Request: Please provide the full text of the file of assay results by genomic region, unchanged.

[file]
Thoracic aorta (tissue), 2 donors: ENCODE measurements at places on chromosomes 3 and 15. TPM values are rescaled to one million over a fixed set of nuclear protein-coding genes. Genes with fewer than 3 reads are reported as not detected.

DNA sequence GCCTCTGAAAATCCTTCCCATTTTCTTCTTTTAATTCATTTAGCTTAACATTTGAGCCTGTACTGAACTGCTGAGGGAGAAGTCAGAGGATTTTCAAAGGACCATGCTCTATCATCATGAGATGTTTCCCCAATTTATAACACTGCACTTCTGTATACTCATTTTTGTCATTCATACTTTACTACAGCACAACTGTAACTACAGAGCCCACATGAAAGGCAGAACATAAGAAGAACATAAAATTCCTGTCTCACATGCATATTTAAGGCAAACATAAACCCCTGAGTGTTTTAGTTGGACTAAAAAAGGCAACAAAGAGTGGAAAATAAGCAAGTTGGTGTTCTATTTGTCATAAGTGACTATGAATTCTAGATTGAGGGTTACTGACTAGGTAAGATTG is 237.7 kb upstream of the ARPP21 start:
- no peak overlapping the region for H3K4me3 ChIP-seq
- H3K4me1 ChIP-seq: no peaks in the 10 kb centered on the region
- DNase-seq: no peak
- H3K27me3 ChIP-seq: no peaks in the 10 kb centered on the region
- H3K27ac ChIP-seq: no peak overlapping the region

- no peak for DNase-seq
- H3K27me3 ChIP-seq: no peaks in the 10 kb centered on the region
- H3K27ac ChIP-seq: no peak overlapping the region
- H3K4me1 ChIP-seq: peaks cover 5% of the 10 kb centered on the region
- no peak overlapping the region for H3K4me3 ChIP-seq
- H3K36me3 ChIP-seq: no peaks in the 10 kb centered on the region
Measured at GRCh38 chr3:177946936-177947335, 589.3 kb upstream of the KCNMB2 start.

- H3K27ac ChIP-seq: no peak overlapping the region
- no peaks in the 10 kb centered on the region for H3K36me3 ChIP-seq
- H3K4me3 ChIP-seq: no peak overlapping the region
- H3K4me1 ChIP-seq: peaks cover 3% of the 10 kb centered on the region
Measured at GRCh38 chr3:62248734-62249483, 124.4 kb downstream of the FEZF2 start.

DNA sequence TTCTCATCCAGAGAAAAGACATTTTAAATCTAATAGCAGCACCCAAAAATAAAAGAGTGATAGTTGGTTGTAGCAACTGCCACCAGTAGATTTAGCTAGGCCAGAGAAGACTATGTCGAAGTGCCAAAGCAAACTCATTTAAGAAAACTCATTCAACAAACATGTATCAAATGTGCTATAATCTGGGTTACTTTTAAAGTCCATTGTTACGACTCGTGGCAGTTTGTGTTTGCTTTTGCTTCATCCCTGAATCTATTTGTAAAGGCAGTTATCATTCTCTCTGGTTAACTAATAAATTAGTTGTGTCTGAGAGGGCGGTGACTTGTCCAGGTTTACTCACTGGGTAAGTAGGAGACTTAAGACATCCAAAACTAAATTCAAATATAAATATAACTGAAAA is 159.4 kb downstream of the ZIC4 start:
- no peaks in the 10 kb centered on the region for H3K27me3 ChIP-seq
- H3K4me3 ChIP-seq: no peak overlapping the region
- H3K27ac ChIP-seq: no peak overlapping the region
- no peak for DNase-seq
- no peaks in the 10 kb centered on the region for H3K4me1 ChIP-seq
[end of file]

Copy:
Thoracic aorta (tissue), 2 donors: ENCODE measurements at places on chromosomes 3 and 15. TPM values are rescaled to one million over a fixed set of nuclear protein-coding genes. Genes with fewer than 3 reads are reported as not detected.

DNA sequence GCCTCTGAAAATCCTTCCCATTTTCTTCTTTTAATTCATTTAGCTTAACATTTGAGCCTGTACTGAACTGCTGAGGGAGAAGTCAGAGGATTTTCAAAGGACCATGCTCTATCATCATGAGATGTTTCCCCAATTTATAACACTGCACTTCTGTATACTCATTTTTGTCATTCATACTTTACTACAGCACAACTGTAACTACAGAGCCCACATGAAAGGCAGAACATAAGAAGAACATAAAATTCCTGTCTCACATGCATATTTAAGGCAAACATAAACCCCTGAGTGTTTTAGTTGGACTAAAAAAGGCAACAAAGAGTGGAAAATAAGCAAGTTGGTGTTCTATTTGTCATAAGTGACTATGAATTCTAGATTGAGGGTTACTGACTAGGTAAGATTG is 237.7 kb upstream of the ARPP21 start:
- no peak overlapping the region for H3K4me3 ChIP-seq
- H3K4me1 ChIP-seq: no peaks in the 10 kb centered on the region
- DNase-seq: no peak
- H3K27me3 ChIP-seq: no peaks in the 10 kb centered on the region
- H3K27ac ChIP-seq: no peak overlapping the region

- no peak for DNase-seq
- H3K27me3 ChIP-seq: no peaks in the 10 kb centered on the region
- H3K27ac ChIP-seq: no peak overlapping the region
- H3K4me1 ChIP-seq: peaks cover 5% of the 10 kb centered on the region
- no peak overlapping the region for H3K4me3 ChIP-seq
- H3K36me3 ChIP-seq: no peaks in the 10 kb centered on the region
Measured at GRCh38 chr3:177946936-177947335, 589.3 kb upstream of the KCNMB2 start.

- H3K27ac ChIP-seq: no peak overlapping the region
- no peaks in the 10 kb centered on the region for H3K36me3 ChIP-seq
- H3K4me3 ChIP-seq: no peak overlapping the region
- H3K4me1 ChIP-seq: peaks cover 3% of the 10 kb centered on the region
Measured at GRCh38 chr3:62248734-62249483, 124.4 kb downstream of the FEZF2 start.

DNA sequence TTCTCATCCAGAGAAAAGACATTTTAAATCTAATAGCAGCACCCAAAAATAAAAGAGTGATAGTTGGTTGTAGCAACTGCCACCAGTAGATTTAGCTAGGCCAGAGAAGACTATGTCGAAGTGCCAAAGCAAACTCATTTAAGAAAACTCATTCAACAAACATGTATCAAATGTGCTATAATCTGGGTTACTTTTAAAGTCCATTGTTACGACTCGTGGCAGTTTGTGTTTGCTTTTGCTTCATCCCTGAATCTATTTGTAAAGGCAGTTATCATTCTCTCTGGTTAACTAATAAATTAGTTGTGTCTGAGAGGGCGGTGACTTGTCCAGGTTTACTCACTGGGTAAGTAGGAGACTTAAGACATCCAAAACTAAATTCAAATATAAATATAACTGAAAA is 159.4 kb downstream of the ZIC4 start:
- no peaks in the 10 kb centered on the region for H3K27me3 ChIP-seq
- H3K4me3 ChIP-seq: no peak overlapping the region
- H3K27ac ChIP-seq: no peak overlapping the region
- no peak for DNase-seq
- no peaks in the 10 kb centered on the region for H3K4me1 ChIP-seq